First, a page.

- Consider using an input mask. In fields with a specific expected format, an input mask allows you to constrain and shape the information being entered into that format, without impairing the user’s ability to copy/paste or correct mistyping. If you use an input mask to support formatting the phone field, it should be
___-___-____for U.S. phone numbers so that the phone number maps to users’ experience and is properly formatted. Input masks can help a user more confidently fill out restricted fields, reduce user anxiety about making a mistake, and reduce validation errors and web form abandonment, particularly on mobile devices.
- Validate client-side and server-side if possible. Use client-side and ideally server-side validation to ensure proper formatting and usable phone numbers.
- This pattern uses radio buttons. See usability guidance for radio buttons.
- Follow input guidance. These text fields should follow the accessibility guidelines for all text inputs.
- Use “text” instead of “number” inputs. Research indicates that numeric inputs still carry many usability problems. The way the user enters the data may differ from what the browser expects. Use
<input type="text" inputmode="numeric" pattern="[0-9]*">to better support mobile users.
- Use fieldset and legend. Group related radio buttons together with
<fieldset>and describe the group with
- Use proper labels and attributes. Each radio button should have a
<label>. Associate the two by matching the label’s
forattribute to the input’s
- Customization. As you customize, make sure you follow accessibility guidelines for form templates and the accessibility guidelines for form controls.
Related components, patterns, and templates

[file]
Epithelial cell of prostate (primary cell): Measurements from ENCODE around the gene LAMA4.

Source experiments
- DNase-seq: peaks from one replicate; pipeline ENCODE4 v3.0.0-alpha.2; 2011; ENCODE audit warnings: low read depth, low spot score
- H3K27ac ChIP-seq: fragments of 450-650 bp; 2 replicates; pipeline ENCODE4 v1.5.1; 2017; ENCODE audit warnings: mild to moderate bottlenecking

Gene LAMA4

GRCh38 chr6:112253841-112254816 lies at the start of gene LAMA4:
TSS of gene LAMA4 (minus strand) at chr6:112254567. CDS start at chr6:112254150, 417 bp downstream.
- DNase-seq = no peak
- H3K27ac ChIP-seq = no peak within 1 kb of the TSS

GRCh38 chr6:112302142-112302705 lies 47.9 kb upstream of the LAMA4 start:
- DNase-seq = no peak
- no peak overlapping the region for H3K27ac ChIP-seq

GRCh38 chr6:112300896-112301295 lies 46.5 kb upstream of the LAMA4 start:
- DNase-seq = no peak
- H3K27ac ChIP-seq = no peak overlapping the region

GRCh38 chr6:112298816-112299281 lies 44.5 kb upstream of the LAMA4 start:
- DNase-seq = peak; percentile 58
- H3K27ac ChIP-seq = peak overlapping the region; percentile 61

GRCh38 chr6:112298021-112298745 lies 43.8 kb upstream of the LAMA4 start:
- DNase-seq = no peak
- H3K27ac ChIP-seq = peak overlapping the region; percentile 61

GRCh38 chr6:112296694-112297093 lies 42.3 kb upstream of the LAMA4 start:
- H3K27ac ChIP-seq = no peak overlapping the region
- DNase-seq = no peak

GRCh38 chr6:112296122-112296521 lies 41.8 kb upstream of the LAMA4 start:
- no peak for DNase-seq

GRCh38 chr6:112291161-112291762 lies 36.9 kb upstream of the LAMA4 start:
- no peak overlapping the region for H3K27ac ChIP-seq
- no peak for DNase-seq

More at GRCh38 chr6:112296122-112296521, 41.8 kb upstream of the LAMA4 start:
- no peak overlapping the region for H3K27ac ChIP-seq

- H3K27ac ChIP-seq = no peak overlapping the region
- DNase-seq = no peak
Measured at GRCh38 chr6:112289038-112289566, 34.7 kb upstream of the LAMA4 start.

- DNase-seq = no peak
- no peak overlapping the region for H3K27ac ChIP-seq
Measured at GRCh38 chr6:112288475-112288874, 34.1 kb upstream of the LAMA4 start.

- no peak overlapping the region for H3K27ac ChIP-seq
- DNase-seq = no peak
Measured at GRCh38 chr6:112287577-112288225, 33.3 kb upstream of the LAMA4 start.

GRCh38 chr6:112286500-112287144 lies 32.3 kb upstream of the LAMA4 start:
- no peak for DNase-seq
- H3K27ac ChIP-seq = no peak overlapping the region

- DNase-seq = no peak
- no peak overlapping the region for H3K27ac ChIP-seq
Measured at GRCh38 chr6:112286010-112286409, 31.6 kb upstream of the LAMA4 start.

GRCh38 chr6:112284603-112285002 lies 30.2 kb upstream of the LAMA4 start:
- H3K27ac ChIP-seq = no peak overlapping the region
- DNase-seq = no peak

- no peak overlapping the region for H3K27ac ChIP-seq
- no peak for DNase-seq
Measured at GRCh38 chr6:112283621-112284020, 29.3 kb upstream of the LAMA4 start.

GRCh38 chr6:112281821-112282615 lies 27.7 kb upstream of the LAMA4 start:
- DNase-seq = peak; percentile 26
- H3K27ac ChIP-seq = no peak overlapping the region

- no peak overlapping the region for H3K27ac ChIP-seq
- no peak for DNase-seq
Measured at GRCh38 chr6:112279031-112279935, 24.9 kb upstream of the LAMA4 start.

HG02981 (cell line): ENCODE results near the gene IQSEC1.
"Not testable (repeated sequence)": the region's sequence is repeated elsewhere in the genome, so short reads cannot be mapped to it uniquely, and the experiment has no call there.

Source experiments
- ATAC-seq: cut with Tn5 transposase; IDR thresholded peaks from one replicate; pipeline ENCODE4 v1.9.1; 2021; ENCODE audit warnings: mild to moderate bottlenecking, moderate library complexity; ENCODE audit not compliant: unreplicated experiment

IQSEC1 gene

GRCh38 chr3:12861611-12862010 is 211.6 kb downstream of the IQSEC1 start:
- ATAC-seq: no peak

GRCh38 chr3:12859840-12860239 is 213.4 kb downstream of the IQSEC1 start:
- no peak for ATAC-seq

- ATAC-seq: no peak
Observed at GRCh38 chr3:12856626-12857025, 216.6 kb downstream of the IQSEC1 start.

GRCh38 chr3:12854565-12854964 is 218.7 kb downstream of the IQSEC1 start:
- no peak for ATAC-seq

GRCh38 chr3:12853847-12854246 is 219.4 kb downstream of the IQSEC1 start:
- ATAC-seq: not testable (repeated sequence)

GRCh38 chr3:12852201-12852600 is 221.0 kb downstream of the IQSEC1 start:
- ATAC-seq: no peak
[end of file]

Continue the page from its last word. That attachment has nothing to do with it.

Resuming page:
- Radio buttons component
- Text input component
- Email address pattern
- Social Security Number pattern
- Bad practices on phone number form fields. (October 16, 2018) Retrieved on July 20, 2022, from https://uxmovement.com/forms/bad-practices-on-phone-number-form-fields/
- Consider using localized input masks for ‘phone’ and other restricted inputs (64% aren’t taking advantage of input masking). (November 28, 2017) Retrieved on July 20, 2022, from https://baymard.com/blog/input-masking-form-field
- Phone number field design best practices. (August 2, 2019) Retrieved on July 20, 2022, from https://uxpro.cc/publications/phone-number-field-design-best-practices/
- Phone number UX: Always explain why the ‘phone field’ is required. (March 16, 2020) Retrieved on July 20, 2022, from https://baymard.com/blog/explain-phone-number-field
- Telephone numbers. (n.d.) Retrieved on July 20, 2022, from https://design-system.service.gov.uk/patterns/telephone-numbers/
Links to nongovernment sources are made for educational or source citation purposes only, and do not represent an endorsement of the organizations by the General Services Administration. The General Services Administration does not assume any responsibility for the content, operation, or policies of other entities’ websites.
Meaningful code and guidance updates are listed in the following table: